Being a mother is hard – but we don’t need a greetings card company to tell us that.
Josie Cunningham became famous for revealing she had her breasts enlarged on the NHS. Now she says she wants an abortion to go on Big Brother. In her determination to incite outrage, Cunningham is basically Abu Hamza with a double-D cup. Why do it?
A disproportionate focus on the way men’s lives are affected by rape accusations has an important role to play in rape culture. Suddenly it is no longer the alleged crime, but its reporting that is the act of violence.
With cameras in court, new 24/7 news channels and no-holds-barred commentary on social media, the trial of Oscar Pistorius has shaken up the South African media.
Made editor of the Telegraph in 2009.
The Jeremy Kyle Show has been given a slap on the wrist by Ofcom, but will this signal the show's demise? One can dream.
In the mood for watching some videos on benefits system reform? The DWP's got you covered.
Now that we have infinite space on the internet and huge volumes of data about what people read, is there a role for the powerful individual who shapes a publication according to personal taste?
"We're all wildlife, Lucy."
Ditch the tablet and rediscover a love for print.
Peaches Geldof’s death reveals a kind of post-mortem celebrity that is fuelled by social media.
From Vox to 538, white guys get feted as the future of journalism while everyone else gets attacked and dismissed.
Offers "sincere and unconditional hypocrisy".
Now that Gwyneth Paltrow and Chris Martin have split up, brace yourself for weeks of repetitive jibes at her “craziness” and his “reticence”.
The launch of Nate Silver's new FiveThirtyEight site for data-driven reporting has attracted a lot of criticism from big name journalists and pundits. Should numbers rule reporting?
BBC's Newsnight relied on two British experts to help explain this week's momentous discovery of primordial gravitational waves – but the Mail thinks they could only have been chosen for “diversity” reasons.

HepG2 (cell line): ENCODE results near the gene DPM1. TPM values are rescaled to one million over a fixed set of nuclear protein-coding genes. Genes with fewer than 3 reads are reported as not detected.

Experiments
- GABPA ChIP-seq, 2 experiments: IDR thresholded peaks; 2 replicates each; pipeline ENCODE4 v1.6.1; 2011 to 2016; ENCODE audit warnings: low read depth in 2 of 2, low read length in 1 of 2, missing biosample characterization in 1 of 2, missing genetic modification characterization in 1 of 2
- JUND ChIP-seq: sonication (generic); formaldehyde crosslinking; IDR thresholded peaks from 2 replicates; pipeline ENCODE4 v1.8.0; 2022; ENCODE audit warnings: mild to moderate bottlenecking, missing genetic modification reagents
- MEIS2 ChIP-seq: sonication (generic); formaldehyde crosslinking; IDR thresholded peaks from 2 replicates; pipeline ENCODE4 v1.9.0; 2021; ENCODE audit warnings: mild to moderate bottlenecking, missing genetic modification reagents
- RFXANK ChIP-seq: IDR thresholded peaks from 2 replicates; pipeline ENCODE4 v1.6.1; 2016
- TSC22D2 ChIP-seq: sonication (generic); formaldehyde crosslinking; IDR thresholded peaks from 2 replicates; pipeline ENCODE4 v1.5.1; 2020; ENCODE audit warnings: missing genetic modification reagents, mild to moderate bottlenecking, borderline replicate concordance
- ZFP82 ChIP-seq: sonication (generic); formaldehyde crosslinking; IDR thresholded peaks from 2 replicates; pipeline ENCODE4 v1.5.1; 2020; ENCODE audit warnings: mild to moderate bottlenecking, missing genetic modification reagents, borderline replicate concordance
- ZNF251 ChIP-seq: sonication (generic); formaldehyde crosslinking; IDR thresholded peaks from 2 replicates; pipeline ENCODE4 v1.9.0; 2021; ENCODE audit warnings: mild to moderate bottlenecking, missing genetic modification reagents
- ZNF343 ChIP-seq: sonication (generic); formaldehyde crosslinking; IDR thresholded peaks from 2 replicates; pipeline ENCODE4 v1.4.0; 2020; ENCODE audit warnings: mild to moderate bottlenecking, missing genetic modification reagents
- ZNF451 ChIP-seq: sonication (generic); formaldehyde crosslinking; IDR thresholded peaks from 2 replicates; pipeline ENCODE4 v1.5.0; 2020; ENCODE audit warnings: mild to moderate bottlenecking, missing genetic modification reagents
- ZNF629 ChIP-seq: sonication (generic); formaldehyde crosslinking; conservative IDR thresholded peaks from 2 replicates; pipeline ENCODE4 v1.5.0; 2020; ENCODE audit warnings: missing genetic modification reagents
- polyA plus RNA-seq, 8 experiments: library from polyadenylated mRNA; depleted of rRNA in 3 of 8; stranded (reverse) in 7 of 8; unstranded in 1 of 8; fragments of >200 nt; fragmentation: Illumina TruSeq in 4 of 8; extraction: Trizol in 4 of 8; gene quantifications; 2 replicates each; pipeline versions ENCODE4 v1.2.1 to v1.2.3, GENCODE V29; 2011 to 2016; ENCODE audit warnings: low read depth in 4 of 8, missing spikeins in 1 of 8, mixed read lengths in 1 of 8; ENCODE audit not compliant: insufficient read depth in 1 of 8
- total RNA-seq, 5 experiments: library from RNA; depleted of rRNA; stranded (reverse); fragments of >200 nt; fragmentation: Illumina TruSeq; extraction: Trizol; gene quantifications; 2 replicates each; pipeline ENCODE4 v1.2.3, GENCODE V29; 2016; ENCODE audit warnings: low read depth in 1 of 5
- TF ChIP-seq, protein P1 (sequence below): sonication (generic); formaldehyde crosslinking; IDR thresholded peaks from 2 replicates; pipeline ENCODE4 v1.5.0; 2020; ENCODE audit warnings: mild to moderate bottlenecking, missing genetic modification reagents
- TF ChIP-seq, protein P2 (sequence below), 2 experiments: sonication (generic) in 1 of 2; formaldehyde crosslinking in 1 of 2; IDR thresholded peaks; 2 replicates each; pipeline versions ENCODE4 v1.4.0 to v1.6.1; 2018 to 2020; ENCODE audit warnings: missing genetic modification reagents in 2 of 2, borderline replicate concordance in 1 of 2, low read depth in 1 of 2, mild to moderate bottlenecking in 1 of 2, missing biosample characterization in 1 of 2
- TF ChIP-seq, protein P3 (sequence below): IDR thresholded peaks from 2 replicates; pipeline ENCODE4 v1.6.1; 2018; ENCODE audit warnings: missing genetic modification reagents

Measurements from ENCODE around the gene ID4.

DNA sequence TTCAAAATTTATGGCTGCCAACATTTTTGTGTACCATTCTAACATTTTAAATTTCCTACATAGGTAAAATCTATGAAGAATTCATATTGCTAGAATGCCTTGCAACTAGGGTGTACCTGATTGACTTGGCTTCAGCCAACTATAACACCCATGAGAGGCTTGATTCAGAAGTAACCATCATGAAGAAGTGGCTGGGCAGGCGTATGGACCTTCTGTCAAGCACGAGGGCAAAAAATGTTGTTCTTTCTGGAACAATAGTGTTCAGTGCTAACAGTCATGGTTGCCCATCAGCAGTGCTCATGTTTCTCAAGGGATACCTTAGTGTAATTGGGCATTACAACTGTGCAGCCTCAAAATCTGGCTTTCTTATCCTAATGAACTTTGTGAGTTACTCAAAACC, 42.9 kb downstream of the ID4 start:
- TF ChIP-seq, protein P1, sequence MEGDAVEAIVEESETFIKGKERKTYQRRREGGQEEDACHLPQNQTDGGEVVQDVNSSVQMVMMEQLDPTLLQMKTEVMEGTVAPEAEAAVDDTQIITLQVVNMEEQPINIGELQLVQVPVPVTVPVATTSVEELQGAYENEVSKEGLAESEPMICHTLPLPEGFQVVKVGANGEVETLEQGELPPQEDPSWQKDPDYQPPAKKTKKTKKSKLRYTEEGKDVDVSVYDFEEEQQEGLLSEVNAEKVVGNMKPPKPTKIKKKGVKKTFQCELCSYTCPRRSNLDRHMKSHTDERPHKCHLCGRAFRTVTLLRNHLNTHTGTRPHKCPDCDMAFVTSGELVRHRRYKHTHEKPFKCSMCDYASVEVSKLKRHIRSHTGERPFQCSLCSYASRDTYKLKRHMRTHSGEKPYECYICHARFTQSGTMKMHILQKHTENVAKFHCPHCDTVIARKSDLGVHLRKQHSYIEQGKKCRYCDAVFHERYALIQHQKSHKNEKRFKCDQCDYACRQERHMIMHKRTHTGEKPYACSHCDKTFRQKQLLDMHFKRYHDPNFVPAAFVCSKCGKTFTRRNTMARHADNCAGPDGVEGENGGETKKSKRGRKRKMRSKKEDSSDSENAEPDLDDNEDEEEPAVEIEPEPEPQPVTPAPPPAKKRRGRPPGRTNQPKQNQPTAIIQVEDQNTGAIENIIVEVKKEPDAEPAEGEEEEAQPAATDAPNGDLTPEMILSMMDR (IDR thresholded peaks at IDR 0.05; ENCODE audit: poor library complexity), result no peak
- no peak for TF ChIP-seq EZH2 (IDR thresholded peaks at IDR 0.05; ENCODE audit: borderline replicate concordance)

Sue Douglas’s Diary.
Four papers carried photos of the star at the moment he was told of his girlfriend's death. The chilling, censoring effect of the Leveson Inquiry that everyone was so worried about seems not to have kicked in yet. . .
Alien holograms from the EU are coming to get your money, apparently.
Peter Wilby’s First Thoughts.
If approved by the BBC Trust, the decision would see BBC3 lose its on-air slot and become online-only. Does it deserve the axe?
The Sun's Page 3 is a malignant growth of sexism on our press, and trying to use it to raise awareness of breast cancer only perpetuates the kind of single-organ fetishism that makes it all the harder for women with the disease.
A year ago, Peter Bazalgette, the TV entrepreneur responsible for <em>Big Brother</em>, was put in charge of the £400m-a-year Arts Council England. Is he spending the funds wisely?
Once new media themselves, newspapers have gone on to outlast cinema and television – but for how long?
Sochi? More like So-Gay!
As part of the World Service's Freedom 2014 series they are communicating in that pragmatic, low-temperature World Service way the call of workers' rights abuses in Thailand.
In mainstream culture, white, straight, middle-class women don’t get to speak about their experience without having it universalised and made meaningless in the process - but black women, poor women and queer women usually don’t get to speak about their e
The only thing worse than a union boss on a luxury holiday is a union boss getting a discount on his luxury holiday thanks to a voucher offer.
"Most Connected Men 2014" comes across more as "Men We Know Who Are Likely To Share This Article On Twitter 2014".